Alex Calabro (Class of 2018)

  • photo of Alex Calabrojunior major in Public Administration
  • minor in Italian
  • from Carmel, IN
  • interned in the DC office of Sen. Sherrod Brown (Summer 2016)
  • University Academic Scholars Program (Law and Public Policy Scholar)
Beyond my major, I feel I've gained a lot from Miami's broad liberal arts curriculum. We tend to pay lip service to the concept of 'liberal arts', but we really do live in a world where we have to take in information, analyze it, and formulate our own opinion — and that's a big strength of the liberal arts.


Why Miami?

"My parents used to live in Centerville, Ohio (near Dayton), and I had an older brother who went to Ohio State. I knew, however, that I didn't want to go to school in a big city. I was familiar with Miami, and it was really a perfect fit in terms of size, location, and the generous scholarship I received. Plus I just fell in love with the campus.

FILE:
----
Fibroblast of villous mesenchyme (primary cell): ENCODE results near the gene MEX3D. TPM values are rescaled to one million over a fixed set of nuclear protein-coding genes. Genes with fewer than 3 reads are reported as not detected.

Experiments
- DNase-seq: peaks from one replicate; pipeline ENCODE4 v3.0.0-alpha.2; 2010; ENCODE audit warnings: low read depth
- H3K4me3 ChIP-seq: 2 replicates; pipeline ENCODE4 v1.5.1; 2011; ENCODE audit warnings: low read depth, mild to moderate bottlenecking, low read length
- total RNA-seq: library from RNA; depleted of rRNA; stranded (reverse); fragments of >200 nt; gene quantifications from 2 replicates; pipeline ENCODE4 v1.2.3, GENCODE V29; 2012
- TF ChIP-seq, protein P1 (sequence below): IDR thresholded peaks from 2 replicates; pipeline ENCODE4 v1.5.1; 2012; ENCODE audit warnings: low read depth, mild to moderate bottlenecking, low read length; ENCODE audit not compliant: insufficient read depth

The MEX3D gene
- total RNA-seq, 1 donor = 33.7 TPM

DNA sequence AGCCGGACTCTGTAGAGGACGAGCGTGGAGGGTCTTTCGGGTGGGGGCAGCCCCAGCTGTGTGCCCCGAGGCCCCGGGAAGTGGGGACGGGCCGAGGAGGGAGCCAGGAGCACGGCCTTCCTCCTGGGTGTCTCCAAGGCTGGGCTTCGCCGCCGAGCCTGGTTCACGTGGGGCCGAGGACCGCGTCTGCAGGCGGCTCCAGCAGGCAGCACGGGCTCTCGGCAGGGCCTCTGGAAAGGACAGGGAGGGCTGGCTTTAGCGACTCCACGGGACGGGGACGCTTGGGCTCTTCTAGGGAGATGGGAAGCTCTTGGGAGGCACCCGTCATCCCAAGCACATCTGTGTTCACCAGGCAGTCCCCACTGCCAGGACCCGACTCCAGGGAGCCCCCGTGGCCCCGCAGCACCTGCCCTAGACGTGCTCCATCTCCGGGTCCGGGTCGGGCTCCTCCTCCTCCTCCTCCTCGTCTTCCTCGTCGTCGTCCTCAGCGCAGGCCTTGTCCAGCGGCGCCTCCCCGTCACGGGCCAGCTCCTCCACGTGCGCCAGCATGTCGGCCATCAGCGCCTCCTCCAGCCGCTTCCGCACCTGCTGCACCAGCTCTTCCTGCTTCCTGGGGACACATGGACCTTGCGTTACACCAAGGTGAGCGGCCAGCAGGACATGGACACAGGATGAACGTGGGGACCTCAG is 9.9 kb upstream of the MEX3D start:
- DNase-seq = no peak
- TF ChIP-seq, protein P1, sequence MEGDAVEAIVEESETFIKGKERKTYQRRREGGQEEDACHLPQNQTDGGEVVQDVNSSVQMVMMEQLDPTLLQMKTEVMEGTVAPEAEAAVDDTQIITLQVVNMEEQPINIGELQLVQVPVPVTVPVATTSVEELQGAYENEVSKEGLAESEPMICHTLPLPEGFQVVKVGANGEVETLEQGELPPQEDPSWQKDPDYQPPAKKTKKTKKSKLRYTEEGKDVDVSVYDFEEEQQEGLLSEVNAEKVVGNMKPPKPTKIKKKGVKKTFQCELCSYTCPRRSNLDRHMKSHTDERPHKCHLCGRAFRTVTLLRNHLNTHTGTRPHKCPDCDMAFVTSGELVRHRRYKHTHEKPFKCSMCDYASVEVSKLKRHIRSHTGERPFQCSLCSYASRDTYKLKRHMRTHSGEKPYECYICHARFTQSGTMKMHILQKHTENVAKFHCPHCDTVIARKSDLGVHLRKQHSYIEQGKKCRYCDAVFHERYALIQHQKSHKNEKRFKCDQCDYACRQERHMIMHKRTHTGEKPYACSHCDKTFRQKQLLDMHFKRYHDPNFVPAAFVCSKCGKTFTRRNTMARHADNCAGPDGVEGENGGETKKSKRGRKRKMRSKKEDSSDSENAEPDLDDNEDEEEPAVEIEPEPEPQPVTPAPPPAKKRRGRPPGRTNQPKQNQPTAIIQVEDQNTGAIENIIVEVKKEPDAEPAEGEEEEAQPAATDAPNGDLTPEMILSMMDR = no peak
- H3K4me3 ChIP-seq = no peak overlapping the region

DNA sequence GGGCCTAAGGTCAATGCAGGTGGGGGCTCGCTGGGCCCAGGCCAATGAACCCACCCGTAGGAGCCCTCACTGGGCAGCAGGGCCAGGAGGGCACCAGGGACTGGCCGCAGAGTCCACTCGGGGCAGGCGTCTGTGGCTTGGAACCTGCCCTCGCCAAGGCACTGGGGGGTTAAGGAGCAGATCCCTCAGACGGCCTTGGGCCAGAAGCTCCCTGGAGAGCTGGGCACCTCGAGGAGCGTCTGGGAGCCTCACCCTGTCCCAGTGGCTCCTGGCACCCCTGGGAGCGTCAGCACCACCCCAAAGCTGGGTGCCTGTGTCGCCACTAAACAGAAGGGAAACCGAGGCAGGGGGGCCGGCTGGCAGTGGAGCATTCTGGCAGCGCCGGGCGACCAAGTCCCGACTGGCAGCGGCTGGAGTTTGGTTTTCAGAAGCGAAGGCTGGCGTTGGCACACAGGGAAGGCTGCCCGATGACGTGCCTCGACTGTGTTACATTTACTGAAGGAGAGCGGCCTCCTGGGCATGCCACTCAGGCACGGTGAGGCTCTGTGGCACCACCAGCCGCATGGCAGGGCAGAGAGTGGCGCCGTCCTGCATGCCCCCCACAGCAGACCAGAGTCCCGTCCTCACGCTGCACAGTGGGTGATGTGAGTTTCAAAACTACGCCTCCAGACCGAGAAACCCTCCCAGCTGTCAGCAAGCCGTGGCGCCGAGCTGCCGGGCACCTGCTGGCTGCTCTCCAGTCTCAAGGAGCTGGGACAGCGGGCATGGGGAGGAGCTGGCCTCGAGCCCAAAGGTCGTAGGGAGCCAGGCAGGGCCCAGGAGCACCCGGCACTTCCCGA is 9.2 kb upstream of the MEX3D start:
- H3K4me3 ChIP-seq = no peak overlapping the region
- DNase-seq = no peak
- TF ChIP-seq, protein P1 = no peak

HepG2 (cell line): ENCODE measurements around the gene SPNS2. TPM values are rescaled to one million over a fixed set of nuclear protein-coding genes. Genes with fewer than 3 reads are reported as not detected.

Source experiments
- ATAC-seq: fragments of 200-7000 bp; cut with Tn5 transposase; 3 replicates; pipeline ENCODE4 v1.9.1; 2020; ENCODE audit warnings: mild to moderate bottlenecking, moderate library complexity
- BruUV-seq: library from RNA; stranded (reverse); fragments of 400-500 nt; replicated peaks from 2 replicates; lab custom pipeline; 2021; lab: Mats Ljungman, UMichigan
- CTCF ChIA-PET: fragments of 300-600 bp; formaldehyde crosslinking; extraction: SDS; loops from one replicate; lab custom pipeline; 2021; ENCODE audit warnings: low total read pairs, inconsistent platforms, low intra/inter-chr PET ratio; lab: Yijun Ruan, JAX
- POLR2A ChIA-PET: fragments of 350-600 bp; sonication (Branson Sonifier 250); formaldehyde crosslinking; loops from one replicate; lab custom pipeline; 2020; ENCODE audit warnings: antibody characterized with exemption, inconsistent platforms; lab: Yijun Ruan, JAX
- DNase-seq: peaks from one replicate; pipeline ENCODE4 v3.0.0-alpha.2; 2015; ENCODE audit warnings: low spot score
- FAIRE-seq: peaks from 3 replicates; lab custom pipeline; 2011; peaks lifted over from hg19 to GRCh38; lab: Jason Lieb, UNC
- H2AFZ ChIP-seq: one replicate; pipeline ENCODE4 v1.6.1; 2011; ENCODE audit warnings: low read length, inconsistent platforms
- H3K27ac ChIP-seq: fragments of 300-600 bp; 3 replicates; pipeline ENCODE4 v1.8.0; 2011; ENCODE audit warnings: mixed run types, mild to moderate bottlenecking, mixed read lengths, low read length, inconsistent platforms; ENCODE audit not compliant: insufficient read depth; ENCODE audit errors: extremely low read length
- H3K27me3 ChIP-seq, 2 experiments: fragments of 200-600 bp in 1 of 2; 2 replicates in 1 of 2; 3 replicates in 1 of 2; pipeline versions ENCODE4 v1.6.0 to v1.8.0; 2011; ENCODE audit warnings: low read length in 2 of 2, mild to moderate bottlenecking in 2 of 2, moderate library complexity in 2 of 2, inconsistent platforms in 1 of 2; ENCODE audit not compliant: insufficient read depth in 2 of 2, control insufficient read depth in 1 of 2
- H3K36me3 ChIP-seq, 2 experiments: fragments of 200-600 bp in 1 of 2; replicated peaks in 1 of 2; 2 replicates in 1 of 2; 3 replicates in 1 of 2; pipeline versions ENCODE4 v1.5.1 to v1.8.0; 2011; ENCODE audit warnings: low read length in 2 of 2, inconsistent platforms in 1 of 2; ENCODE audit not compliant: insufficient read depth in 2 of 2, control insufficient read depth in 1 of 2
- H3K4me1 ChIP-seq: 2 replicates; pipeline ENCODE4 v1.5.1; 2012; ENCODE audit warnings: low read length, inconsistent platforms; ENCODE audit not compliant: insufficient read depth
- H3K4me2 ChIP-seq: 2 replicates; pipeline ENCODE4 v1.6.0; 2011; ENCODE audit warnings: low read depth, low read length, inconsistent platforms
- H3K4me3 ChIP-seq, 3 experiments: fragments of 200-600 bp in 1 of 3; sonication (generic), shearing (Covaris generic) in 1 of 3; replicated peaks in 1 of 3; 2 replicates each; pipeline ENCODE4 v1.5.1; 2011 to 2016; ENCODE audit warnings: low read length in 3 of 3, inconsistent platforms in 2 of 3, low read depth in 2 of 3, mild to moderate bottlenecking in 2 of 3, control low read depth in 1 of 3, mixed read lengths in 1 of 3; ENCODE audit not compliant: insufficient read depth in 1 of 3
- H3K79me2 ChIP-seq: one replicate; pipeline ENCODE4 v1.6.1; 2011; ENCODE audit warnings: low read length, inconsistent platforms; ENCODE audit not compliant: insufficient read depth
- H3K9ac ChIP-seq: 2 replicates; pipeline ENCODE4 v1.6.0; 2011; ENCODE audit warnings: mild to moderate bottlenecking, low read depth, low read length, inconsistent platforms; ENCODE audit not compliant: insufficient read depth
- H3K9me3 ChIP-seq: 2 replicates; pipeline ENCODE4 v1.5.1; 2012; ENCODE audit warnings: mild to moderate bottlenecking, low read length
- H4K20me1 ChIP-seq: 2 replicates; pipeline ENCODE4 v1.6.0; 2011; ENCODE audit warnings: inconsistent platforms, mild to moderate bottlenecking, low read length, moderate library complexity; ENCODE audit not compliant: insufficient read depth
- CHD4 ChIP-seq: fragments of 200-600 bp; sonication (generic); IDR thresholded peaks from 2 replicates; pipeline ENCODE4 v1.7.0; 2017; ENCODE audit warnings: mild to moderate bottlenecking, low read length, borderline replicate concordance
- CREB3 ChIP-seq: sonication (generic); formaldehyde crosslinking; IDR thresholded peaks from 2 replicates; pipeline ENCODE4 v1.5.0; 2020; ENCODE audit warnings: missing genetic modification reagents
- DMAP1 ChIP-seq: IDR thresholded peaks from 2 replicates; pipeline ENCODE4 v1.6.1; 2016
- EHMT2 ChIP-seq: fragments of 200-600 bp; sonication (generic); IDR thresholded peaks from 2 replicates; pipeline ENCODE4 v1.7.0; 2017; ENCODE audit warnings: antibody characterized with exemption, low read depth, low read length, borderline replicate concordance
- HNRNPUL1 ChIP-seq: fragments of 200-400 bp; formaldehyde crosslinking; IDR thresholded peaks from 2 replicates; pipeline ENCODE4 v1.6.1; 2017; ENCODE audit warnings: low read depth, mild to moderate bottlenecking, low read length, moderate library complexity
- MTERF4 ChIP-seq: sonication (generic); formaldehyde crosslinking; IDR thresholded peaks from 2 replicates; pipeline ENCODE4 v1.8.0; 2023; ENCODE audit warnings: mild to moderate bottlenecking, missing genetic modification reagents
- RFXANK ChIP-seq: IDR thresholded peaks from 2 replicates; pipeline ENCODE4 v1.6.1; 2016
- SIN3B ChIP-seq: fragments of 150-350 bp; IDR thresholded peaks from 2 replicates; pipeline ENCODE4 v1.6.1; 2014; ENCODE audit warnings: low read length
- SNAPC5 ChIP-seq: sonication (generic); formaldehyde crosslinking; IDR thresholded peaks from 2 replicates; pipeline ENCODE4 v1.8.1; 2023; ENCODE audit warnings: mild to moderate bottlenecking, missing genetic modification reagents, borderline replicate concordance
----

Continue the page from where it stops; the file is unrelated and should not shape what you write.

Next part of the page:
"As a freshman, I was excited to start college and was planning to study political science. However, I heard about the public administration major and studied the course descriptions online. I was interested in the fact that public administration had a greater emphasis on practical professional skills like budgeting, personnel management, and policy analysis, which are things that to me seemed more applicable to working in a government agency or as a professional in the public sector.

"I ultimately decided that the pragmatic focus of the public administration program was more interesting to me than the traditional political science program. The PA courses allow me to study both the theoretical aspect of politics as well as the practical."

Best Miami Experiences

enlarged photo of Alex Calabro and friends in Washington, DC"The accessibility of the professors at Miami is impressive. They really go beyond their traditional duties to help students. How much the faculty is willing to invest in your life outside of the classroom is probably my favorite thing about Miami.